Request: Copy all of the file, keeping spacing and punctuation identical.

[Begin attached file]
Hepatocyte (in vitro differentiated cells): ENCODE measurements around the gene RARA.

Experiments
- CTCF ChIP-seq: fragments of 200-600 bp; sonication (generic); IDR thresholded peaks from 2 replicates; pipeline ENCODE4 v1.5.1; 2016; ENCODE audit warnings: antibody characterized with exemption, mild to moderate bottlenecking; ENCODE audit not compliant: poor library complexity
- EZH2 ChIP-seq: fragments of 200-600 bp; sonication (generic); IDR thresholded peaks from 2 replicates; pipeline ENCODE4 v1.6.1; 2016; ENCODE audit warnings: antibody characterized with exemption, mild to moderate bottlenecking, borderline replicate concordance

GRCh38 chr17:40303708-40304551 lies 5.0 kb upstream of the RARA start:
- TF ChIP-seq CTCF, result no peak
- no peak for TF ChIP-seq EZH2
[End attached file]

Hepatocyte (in vitro differentiated cells): ENCODE measurements around the gene RARA.

Experiments
- CTCF ChIP-seq: fragments of 200-600 bp; sonication (generic); IDR thresholded peaks from 2 replicates; pipeline ENCODE4 v1.5.1; 2016; ENCODE audit warnings: antibody characterized with exemption, mild to moderate bottlenecking; ENCODE audit not compliant: poor library complexity
- EZH2 ChIP-seq: fragments of 200-600 bp; sonication (generic); IDR thresholded peaks from 2 replicates; pipeline ENCODE4 v1.6.1; 2016; ENCODE audit warnings: antibody characterized with exemption, mild to moderate bottlenecking, borderline replicate concordance

GRCh38 chr17:40303708-40304551 lies 5.0 kb upstream of the RARA start:
- TF ChIP-seq CTCF, result no peak
- no peak for TF ChIP-seq EZH2